Who’s in charge of Venezuela? EU stops recognizing Juan Guaidó.
U.S. President Joe Biden’s administration continues to recognize Juan Guaidó as Venezuela’s leader. But the EU has dropped its recognition of Mr. Guaidó after he lost his position as head of Venezuela’s parliament following December legislative elections.
Venezuelan opposition leader Juan Guaidó speaks during a news conference in Caracas, Venezuela, Dec. 5, 2020. The EU is continuing to call for the opposition in Venezuela to unite against the disputed rule of President Nicolas Maduro.
January 25, 2021
Brussels; and Washington
Venezuela’s Juan Guaidó is a “privileged interlocutor” but no longer considered interim president, European Union states said in a statement on Monday, sticking by their decision to downgrade his status.
The EU’s 27 states had said on Jan. 6 they could no longer legally recognize Mr. Guaidó after he lost his position as head of parliament following legislative elections in Venezuela in December, despite the EU not recognizing that vote.
Following the disputed re-election of President Nicolás Maduro in 2018, Mr. Guaidó, as head of parliament, became interim president. Mr. Guaidó is still seen by the United States and Britain as Venezuela’s rightful leader.
The status of interim president gives Mr. Guaidó access to funds confiscated from Mr. Maduro by Western governments, as well as affording him access to top officials and supporting his pro-democracy movement domestically and internationally.
Last week, U.S. President Joe Biden’s nominee for secretary of state, Anthony Blinken, said the Biden administration will continue to recognize Mr. Guaidó as the South American country’s president.
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Mr. Blinken told members of the U.S. Senate that Mr. Biden would seek to “more effectively target” sanctions on the country, which aim to oust Mr. Maduro, who retains control of the country. Mr. Blinken said the new administration would also look at more humanitarian assistance to the country.
“We need an effective policy that can restore Venezuela to democracy, starting with free and fair elections,” Mr. Blinken said.
But Mr. Guaidó’s push to oust Mr. Maduro – who has overseen a collapse in the once-prosperous OPEC nation’s economy and stands accused of corruption and human rights violations – has stalled.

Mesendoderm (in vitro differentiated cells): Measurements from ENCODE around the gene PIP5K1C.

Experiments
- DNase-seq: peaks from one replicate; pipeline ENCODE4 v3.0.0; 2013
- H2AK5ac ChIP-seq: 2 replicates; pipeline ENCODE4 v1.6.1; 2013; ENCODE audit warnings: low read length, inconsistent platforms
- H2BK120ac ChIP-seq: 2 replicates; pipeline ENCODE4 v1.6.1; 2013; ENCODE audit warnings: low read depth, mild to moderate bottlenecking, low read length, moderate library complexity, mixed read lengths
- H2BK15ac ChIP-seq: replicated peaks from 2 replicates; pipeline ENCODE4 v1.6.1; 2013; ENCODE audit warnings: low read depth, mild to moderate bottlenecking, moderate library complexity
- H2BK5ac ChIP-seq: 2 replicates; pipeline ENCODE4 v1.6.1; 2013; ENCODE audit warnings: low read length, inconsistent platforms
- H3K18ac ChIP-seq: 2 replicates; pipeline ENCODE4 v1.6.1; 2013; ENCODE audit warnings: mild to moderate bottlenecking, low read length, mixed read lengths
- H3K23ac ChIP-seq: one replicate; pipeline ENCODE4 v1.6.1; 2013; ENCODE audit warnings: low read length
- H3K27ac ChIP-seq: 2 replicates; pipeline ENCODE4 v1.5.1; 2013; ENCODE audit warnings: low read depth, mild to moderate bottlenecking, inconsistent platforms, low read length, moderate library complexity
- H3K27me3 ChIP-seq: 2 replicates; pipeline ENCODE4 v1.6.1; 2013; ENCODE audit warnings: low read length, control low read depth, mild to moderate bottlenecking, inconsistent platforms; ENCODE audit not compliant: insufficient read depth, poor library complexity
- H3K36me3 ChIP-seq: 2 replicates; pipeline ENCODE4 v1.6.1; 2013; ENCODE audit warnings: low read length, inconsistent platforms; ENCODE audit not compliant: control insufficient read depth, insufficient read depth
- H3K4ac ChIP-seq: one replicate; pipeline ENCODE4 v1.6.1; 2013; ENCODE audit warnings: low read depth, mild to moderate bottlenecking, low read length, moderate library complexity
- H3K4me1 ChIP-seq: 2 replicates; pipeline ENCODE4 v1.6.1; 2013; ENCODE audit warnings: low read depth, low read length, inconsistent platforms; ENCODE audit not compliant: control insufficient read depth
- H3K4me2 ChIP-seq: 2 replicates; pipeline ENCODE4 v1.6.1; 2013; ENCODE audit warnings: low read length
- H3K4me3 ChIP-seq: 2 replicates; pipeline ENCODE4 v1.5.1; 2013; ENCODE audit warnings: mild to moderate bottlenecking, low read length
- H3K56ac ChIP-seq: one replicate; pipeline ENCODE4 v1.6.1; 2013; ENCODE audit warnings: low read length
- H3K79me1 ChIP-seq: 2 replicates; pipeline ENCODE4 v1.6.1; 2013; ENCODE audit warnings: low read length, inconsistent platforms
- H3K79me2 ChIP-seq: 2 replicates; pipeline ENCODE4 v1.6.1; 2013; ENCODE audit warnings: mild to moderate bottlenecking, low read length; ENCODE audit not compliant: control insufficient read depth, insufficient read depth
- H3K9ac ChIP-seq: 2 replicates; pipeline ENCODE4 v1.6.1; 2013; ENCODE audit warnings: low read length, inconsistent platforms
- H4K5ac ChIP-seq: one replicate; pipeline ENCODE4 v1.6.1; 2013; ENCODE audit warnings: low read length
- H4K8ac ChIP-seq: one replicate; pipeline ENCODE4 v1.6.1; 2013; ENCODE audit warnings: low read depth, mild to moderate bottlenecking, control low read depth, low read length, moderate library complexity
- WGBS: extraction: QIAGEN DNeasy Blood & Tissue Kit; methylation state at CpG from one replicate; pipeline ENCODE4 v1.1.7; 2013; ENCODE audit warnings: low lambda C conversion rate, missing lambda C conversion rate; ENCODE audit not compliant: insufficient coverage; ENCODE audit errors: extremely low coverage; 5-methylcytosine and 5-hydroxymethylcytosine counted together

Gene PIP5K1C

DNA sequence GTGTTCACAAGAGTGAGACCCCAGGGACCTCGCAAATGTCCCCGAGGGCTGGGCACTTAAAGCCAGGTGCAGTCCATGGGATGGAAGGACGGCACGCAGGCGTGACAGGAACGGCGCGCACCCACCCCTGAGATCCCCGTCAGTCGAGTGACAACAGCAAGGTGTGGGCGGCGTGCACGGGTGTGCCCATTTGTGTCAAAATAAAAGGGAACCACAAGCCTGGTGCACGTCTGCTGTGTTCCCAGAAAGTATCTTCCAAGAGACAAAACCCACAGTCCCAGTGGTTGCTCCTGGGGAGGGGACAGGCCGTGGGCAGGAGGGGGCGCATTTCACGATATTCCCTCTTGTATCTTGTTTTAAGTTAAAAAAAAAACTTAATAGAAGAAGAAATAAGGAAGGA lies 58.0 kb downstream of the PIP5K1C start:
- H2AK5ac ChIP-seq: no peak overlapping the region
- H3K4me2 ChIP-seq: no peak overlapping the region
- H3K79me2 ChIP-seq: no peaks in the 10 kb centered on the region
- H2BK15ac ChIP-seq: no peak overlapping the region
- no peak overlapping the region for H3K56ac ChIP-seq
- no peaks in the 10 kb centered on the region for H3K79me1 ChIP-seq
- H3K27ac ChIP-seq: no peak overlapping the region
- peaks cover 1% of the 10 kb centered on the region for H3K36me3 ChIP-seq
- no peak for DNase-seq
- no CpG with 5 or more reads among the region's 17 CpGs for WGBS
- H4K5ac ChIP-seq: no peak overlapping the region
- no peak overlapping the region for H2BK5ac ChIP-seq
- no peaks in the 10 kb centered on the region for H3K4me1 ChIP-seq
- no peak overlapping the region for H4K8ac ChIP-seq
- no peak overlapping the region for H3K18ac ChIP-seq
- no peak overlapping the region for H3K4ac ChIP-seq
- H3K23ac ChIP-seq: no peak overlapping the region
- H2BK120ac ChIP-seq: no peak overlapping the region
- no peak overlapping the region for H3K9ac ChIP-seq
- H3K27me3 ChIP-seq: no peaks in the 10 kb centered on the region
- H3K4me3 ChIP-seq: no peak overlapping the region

Mr. Maduro calls Mr. Guaidó a U.S. puppet seeking to oust him in a coup. His allies have expressed a desire to engage in negotiations with the Biden administration after years of tensions and escalating U.S. sanctions.
The 27 EU members said in a joint statement that Mr. Guaidó was part of the democratic opposition – despite a resolution by the European Parliament last week for EU governments to maintain Mr. Guaidó’s position as head of state.
“The EU repeats its calls for … the freedom and safety of all political opponents, in particular representatives of the opposition parties elected to the National Assembly of 2015, and especially Juan Guaidó,” the statement said following a meeting of EU foreign ministers in Brussels.
“The EU considers them to be important actors and privileged interlocutors,” it said, calling for the opposition to unite against the disputed rule of Mr. Maduro.
The assembly elected in 2015 was held by the opposition, whereas the new assembly is in the hands of Mr. Maduro’s allies, after the opposition called on Venezuelans to boycott the vote.
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Mr. Guaidó last week thanked the European Parliament for recognizing him as president of the National Assembly, a committee of lawmakers who assert they are the country’s legitimate legislature, arguing the 2020 parliamentary elections were fraudulent.
This story was reported by Reuters.